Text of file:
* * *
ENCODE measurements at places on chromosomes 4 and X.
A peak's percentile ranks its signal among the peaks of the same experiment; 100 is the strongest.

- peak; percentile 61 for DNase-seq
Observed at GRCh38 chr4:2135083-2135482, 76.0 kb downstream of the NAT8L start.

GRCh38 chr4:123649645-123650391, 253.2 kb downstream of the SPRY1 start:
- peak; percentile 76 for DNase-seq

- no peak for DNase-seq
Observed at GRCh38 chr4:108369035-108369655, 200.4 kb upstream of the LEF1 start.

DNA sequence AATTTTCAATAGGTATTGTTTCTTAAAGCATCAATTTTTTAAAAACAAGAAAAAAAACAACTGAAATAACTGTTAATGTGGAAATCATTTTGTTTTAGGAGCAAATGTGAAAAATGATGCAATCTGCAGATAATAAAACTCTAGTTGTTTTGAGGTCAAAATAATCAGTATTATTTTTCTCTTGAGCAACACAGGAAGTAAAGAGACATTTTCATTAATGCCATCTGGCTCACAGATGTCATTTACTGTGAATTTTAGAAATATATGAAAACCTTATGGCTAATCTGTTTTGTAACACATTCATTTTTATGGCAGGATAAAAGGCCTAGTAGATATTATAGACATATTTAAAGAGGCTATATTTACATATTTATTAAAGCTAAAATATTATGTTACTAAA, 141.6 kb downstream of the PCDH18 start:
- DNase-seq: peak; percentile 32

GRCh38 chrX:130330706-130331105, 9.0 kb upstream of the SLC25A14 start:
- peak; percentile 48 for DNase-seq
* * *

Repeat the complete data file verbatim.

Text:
ENCODE measurements at places on chromosomes 4 and X.
A peak's percentile ranks its signal among the peaks of the same experiment; 100 is the strongest.

- peak; percentile 61 for DNase-seq
Observed at GRCh38 chr4:2135083-2135482, 76.0 kb downstream of the NAT8L start.

GRCh38 chr4:123649645-123650391, 253.2 kb downstream of the SPRY1 start:
- peak; percentile 76 for DNase-seq

- no peak for DNase-seq
Observed at GRCh38 chr4:108369035-108369655, 200.4 kb upstream of the LEF1 start.

DNA sequence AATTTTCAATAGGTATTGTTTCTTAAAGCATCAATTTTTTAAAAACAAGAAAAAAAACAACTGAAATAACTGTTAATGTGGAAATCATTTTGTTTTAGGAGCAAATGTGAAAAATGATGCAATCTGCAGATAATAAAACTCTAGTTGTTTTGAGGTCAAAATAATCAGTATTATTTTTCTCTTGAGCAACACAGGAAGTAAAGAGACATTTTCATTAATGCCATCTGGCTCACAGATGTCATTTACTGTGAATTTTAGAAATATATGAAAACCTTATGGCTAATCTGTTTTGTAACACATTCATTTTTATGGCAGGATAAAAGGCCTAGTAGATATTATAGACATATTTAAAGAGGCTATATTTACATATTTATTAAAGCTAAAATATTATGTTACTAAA, 141.6 kb downstream of the PCDH18 start:
- DNase-seq: peak; percentile 32

GRCh38 chrX:130330706-130331105, 9.0 kb upstream of the SLC25A14 start:
- peak; percentile 48 for DNase-seq